By the 19th century, then, the ethics, social vision, and philosophical vocabulary of Christianity were simply inescapable for anyone in the business of thinking. No matter what theories one hatched, however secular or un-Christian, one had to employ Christian categories, assumptions, and patterns of thought. Even to attack Christianity itself, one had to resort to Christian language, as Tom Holland has explained in these pages. That fact, of course, can be seen as a great victory for Christianity, if one achieved on the cusp of death.
Communism as an actual political system may have been a failure of historic proportions, but that does not mean that the idea has lost its appeal. Not only do today’s enthusiasts seem to ignore everything about the first attempt’s abject failure in the Soviet Union and elsewhere; they are also, for the most part, blissfully ignorant of the distinctly Christian sound of much of what they say. Elite schools seem particularly good at teaching this kind of ignorance. Secular or even noisily atheistic academics recycle a social vision that has been at the core of the Christian message for some two millennia: a commitment to the victims of any forms of injustice and oppression, to the poor, the weak, and the humiliated — “the least of these.” Their ethical language, too, is radically Christian, centered as it is on guilt and an irrepressible need for repentance, remorse, and reparation.
“Privilege” is the new name of the original sin of old: you are born with it, no matter what you do or say or think, you will always remain “privileged,” and will pass your condition on to others. The much derided woke apology seems just another reiteration of the Christian confession: admit that you have sinned in thought, word and deed, say that you are unworthy and show contrition, promise that you will change your ways, and you will be forgiven. If the zealots had it their way, the implementation of this parodic Christianity, centred obsessively as it is on purity, guilt and repentance, accompanied by an incessant hunt for reprobates, and an orgy of punishment and exclusion, would make Calvin’s fundamentalist Geneva look like a pretty lowkey operation.
But perhaps I’m being naïve. What if this is just another trick the elites use to preserve the status quo, maintain their privileges, and get rid of their potential competitors? People in power have always done that, no matter what religion, ideology and political philosophy they have employed in the process. It’s no accident that this woke brand of radicalism flourishes especially in the Ivy League environment, where students have the means and the leisure to play professional revolutionary. Those at community colleges are too busy just trying to stay afloat.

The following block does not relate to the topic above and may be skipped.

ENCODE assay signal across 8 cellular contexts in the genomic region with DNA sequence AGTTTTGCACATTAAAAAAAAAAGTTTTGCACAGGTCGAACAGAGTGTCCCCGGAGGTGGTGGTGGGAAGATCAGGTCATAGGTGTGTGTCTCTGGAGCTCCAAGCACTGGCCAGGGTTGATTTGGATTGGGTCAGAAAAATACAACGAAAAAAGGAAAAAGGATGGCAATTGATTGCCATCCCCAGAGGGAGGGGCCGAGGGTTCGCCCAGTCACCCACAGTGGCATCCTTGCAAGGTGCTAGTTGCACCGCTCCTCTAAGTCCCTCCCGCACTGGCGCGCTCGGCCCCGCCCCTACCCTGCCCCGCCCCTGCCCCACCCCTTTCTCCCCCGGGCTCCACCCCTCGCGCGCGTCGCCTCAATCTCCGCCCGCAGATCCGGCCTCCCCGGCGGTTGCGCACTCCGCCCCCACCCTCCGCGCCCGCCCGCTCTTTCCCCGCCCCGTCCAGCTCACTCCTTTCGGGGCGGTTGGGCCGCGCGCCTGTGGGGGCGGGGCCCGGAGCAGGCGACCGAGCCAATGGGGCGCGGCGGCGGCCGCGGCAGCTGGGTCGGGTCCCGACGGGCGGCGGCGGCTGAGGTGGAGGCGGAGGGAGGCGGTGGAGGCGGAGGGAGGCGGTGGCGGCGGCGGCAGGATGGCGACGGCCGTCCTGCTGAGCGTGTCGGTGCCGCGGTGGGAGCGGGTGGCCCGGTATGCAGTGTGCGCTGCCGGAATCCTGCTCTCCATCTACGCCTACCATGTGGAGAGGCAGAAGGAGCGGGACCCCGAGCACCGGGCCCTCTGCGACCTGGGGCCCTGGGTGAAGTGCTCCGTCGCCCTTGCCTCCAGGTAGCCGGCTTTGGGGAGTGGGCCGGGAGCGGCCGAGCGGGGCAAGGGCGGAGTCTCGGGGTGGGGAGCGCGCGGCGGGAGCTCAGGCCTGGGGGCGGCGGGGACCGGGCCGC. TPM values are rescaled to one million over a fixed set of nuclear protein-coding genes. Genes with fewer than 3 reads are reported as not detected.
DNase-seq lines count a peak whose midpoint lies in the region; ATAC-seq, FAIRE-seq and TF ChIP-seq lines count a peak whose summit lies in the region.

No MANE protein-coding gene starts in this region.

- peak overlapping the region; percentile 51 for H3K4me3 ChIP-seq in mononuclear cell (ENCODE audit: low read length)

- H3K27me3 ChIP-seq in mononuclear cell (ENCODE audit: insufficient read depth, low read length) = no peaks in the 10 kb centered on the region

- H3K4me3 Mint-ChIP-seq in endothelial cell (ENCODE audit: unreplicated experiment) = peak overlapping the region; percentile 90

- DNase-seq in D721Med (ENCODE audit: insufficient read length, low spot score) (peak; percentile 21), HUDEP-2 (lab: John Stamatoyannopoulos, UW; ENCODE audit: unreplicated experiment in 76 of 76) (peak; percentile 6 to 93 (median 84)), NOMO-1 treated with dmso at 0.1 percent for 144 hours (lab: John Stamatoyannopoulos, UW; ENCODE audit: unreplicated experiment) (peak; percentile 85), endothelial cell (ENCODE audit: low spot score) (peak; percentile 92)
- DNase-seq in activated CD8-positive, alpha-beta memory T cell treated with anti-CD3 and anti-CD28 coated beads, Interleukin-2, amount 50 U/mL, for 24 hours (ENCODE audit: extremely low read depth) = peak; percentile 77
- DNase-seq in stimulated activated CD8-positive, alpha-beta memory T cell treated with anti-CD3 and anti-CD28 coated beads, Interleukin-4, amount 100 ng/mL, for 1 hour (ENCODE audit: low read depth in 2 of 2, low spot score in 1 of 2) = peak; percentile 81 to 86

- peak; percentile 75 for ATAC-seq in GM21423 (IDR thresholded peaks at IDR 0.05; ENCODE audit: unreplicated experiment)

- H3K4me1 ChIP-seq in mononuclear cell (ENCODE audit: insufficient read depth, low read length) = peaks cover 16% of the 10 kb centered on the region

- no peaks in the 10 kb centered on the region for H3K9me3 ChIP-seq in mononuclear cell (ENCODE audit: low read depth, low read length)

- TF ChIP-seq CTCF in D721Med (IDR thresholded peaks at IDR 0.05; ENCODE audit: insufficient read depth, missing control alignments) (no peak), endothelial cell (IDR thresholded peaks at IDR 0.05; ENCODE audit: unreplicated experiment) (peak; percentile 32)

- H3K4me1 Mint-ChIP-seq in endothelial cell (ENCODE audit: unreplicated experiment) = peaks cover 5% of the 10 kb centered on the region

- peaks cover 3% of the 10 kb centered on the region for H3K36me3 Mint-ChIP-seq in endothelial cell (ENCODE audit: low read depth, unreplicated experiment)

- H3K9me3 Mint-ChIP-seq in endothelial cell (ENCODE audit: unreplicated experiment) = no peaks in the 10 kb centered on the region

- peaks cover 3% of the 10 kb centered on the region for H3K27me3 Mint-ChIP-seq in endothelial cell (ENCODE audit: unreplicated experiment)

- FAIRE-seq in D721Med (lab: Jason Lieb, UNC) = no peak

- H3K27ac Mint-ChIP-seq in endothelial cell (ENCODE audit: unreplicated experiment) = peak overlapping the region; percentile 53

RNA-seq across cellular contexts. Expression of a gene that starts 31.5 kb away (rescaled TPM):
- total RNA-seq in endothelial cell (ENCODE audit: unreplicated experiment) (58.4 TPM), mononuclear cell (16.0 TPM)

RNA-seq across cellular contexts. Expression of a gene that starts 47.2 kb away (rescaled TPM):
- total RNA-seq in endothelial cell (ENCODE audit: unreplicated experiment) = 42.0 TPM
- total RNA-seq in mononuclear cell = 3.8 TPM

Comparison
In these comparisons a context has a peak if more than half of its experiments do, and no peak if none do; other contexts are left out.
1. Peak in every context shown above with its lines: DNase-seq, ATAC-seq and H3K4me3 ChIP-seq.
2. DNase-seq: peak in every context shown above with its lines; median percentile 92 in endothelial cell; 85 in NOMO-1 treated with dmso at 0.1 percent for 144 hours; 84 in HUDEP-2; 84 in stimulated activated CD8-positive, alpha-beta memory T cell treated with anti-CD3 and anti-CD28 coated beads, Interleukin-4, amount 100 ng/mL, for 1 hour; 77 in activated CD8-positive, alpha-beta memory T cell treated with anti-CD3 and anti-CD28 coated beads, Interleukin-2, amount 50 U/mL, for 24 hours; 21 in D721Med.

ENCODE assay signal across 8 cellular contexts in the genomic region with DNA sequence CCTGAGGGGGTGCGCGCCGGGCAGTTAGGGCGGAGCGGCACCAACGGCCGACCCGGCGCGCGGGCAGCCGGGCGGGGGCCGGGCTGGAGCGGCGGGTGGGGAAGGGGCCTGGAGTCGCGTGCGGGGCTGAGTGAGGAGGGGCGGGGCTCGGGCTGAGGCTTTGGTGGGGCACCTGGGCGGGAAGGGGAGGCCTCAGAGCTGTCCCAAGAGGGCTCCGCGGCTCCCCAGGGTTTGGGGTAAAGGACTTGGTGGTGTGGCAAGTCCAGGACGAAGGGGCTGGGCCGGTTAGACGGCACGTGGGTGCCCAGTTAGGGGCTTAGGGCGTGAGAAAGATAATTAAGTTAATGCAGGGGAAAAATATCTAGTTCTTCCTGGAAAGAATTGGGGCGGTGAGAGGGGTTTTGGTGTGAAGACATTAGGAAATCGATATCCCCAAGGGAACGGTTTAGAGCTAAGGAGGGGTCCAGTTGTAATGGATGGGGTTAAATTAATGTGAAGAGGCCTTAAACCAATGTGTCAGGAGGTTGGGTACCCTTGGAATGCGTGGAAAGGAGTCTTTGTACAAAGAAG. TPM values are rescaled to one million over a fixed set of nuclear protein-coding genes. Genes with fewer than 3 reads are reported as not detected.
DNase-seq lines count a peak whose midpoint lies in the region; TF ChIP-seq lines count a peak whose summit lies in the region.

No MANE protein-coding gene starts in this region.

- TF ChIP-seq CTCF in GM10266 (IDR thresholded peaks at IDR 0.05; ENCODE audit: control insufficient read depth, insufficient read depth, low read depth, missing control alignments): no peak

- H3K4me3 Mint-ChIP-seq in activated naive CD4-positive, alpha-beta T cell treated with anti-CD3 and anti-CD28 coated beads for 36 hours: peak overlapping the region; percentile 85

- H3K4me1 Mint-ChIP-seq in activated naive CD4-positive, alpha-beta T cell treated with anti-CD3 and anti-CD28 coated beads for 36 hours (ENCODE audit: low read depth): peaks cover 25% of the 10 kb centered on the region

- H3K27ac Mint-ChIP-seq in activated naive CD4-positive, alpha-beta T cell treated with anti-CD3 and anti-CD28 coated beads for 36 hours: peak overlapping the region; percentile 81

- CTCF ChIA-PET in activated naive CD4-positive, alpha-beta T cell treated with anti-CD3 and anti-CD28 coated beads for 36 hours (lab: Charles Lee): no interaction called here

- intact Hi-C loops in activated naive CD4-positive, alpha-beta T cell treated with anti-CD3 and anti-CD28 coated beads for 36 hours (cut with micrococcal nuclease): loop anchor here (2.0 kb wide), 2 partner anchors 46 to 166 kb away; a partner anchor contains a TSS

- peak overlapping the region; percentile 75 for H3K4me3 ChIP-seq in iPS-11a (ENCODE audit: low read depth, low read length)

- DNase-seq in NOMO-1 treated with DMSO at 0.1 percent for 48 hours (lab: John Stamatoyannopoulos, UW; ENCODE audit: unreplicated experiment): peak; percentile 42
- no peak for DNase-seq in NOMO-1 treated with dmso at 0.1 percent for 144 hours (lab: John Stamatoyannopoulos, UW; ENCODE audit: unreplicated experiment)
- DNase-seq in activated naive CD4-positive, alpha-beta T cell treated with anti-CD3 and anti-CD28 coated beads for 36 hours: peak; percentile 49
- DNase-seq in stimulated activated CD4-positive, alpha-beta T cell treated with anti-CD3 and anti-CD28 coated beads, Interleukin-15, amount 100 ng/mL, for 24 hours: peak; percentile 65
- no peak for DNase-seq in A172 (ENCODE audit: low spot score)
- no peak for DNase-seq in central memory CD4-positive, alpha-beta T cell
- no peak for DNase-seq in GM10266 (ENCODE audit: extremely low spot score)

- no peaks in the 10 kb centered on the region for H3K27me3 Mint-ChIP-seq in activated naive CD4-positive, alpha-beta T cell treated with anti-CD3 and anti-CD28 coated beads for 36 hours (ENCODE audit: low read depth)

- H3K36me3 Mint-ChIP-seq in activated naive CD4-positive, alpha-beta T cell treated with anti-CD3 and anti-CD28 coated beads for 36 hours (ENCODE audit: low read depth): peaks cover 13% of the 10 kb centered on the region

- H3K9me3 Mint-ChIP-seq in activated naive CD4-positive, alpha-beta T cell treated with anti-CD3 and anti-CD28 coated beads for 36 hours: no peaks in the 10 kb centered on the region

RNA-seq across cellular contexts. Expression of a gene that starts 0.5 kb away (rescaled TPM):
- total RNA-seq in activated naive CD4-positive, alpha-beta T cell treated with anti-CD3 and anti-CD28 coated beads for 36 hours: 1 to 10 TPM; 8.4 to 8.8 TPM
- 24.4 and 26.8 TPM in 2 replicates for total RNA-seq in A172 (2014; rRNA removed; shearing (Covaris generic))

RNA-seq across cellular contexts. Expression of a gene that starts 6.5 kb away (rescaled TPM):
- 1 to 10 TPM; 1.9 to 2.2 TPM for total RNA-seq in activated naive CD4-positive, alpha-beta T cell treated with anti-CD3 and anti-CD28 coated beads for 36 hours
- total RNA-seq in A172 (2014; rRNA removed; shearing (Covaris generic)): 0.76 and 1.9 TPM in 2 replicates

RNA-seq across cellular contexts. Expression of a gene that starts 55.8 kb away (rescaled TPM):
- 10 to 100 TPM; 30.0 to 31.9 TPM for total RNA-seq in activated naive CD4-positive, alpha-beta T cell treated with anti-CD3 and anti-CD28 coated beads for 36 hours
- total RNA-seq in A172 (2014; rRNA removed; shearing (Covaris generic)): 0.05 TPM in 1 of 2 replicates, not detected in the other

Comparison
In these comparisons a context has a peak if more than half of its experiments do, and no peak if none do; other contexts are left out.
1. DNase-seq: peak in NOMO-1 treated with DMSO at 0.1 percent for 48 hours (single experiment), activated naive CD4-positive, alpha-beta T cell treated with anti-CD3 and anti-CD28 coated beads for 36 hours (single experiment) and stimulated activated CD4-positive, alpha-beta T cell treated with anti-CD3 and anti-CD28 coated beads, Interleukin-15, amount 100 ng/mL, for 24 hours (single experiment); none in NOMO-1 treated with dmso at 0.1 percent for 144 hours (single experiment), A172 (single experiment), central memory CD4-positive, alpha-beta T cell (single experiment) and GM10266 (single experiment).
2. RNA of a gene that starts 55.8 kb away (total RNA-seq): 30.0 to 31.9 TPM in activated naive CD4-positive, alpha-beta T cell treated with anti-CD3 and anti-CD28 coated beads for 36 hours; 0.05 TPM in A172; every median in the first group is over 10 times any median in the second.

The space within which the elites now operate has, after decades of intense globalisation, become more crowded than ever. Since the more people get in, the more competitive it gets, to move ahead one needs to get inventive. By adopting such a radical rhetoric and instantiating themselves as the exclusive representatives of the underprivileged — or even their most trusted spokespersons — these trust-fund revolutionaries hope to get a competitive advantage on the political market. “I am already representing the downtrodden, all of them, and brilliantly. There is no role for you to play, so step aside. Holier and way more revolutionary than thou.”
However, in so doing, they resort to an ideology steeped in Christian values and language — rather than, say, to social Darwinism, which would be a far more accurate representation of what they are doing, and would come more naturally to them. They may despise Christianity with a passion, but they cannot do without it. And that’s another Christian victory, if a posthumous one.
For, as far as Christianity itself is concerned, this is not life but a form of death. For something to exist socially, it needs to be named by its name. Indeed, this is no ordinary death, but a degrading, humiliating, highly embarrassing one. Here Christianity is used and abused and then casually discarded. But, then again, this is only too fitting, because that’s precisely what makes it such a Christian death; Christianity’s founder died the most humiliating death imaginable in the ancient world, so bad it was reserved only for slaves and social pariahs.
To complicate things even further, at the other extreme of the political spectrum, Christianity is in no better shape. True, on the far Right it is acknowledged and proclaimed, ever more loudly and more perfunctorily. Christ’s name is everywhere: used shamelessly by politicians as a rhetorical device, political slogan, and dirty trick. Here Christ is emptied of any meaning, glued to the car’s bumper, and left there to rot. That’s another way Christianity is dying — and quite another story.
Over the last two millennia, Christianity has died countless deaths like this. Which is perhaps only appropriate for a religion predicated on death — one that has chosen a cruel execution method as its symbol. In the end, it must be death that has given it such a tremendous vitality. For “unless the grain of wheat falling to the ground dies, it remains alone; but if it die it bears plenteous fruit.” Christianity’s victory lies always in defeat.